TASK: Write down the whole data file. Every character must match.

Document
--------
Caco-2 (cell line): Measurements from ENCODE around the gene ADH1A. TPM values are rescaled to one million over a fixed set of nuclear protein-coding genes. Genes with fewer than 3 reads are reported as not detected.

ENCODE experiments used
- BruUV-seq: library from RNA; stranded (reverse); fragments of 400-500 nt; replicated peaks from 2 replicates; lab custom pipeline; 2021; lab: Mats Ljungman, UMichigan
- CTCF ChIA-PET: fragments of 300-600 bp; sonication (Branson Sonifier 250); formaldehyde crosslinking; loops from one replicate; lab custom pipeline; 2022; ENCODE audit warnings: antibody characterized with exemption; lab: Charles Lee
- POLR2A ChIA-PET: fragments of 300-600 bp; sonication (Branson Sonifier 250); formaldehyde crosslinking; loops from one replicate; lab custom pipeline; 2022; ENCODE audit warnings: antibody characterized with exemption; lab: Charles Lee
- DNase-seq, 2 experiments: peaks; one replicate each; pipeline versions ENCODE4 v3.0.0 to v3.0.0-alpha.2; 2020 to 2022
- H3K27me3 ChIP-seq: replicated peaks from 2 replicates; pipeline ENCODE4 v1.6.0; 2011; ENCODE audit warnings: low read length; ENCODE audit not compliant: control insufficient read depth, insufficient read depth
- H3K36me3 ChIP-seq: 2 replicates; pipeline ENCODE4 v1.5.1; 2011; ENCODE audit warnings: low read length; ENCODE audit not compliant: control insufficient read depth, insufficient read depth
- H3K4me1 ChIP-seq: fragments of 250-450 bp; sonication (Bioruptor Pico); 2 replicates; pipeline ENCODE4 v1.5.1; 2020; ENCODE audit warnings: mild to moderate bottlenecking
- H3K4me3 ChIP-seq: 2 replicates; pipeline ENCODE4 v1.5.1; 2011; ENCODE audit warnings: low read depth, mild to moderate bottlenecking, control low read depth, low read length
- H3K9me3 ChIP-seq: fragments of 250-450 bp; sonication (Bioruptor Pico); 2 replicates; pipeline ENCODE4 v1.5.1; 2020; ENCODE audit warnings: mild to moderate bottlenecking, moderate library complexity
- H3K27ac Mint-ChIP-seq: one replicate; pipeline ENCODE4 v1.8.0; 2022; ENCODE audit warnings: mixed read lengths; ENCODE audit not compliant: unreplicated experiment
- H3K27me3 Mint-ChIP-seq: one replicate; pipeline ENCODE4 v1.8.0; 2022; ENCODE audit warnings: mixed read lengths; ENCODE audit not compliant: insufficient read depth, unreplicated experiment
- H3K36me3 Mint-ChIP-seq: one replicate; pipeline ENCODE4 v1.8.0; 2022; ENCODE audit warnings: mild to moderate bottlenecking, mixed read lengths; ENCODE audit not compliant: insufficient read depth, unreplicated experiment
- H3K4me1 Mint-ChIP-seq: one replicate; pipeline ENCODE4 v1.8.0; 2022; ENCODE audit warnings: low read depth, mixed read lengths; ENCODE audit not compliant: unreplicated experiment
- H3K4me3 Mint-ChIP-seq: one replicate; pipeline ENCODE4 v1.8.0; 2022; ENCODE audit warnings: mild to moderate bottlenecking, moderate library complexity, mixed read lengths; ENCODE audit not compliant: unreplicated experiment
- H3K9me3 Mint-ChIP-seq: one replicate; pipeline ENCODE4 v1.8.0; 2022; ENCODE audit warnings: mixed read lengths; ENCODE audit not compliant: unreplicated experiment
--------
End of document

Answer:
Caco-2 (cell line): Measurements from ENCODE around the gene ADH1A. TPM values are rescaled to one million over a fixed set of nuclear protein-coding genes. Genes with fewer than 3 reads are reported as not detected.

ENCODE experiments used
- BruUV-seq: library from RNA; stranded (reverse); fragments of 400-500 nt; replicated peaks from 2 replicates; lab custom pipeline; 2021; lab: Mats Ljungman, UMichigan
- CTCF ChIA-PET: fragments of 300-600 bp; sonication (Branson Sonifier 250); formaldehyde crosslinking; loops from one replicate; lab custom pipeline; 2022; ENCODE audit warnings: antibody characterized with exemption; lab: Charles Lee
- POLR2A ChIA-PET: fragments of 300-600 bp; sonication (Branson Sonifier 250); formaldehyde crosslinking; loops from one replicate; lab custom pipeline; 2022; ENCODE audit warnings: antibody characterized with exemption; lab: Charles Lee
- DNase-seq, 2 experiments: peaks; one replicate each; pipeline versions ENCODE4 v3.0.0 to v3.0.0-alpha.2; 2020 to 2022
- H3K27me3 ChIP-seq: replicated peaks from 2 replicates; pipeline ENCODE4 v1.6.0; 2011; ENCODE audit warnings: low read length; ENCODE audit not compliant: control insufficient read depth, insufficient read depth
- H3K36me3 ChIP-seq: 2 replicates; pipeline ENCODE4 v1.5.1; 2011; ENCODE audit warnings: low read length; ENCODE audit not compliant: control insufficient read depth, insufficient read depth
- H3K4me1 ChIP-seq: fragments of 250-450 bp; sonication (Bioruptor Pico); 2 replicates; pipeline ENCODE4 v1.5.1; 2020; ENCODE audit warnings: mild to moderate bottlenecking
- H3K4me3 ChIP-seq: 2 replicates; pipeline ENCODE4 v1.5.1; 2011; ENCODE audit warnings: low read depth, mild to moderate bottlenecking, control low read depth, low read length
- H3K9me3 ChIP-seq: fragments of 250-450 bp; sonication (Bioruptor Pico); 2 replicates; pipeline ENCODE4 v1.5.1; 2020; ENCODE audit warnings: mild to moderate bottlenecking, moderate library complexity
- H3K27ac Mint-ChIP-seq: one replicate; pipeline ENCODE4 v1.8.0; 2022; ENCODE audit warnings: mixed read lengths; ENCODE audit not compliant: unreplicated experiment
- H3K27me3 Mint-ChIP-seq: one replicate; pipeline ENCODE4 v1.8.0; 2022; ENCODE audit warnings: mixed read lengths; ENCODE audit not compliant: insufficient read depth, unreplicated experiment
- H3K36me3 Mint-ChIP-seq: one replicate; pipeline ENCODE4 v1.8.0; 2022; ENCODE audit warnings: mild to moderate bottlenecking, mixed read lengths; ENCODE audit not compliant: insufficient read depth, unreplicated experiment
- H3K4me1 Mint-ChIP-seq: one replicate; pipeline ENCODE4 v1.8.0; 2022; ENCODE audit warnings: low read depth, mixed read lengths; ENCODE audit not compliant: unreplicated experiment
- H3K4me3 Mint-ChIP-seq: one replicate; pipeline ENCODE4 v1.8.0; 2022; ENCODE audit warnings: mild to moderate bottlenecking, moderate library complexity, mixed read lengths; ENCODE audit not compliant: unreplicated experiment
- H3K9me3 Mint-ChIP-seq: one replicate; pipeline ENCODE4 v1.8.0; 2022; ENCODE audit warnings: mixed read lengths; ENCODE audit not compliant: unreplicated experiment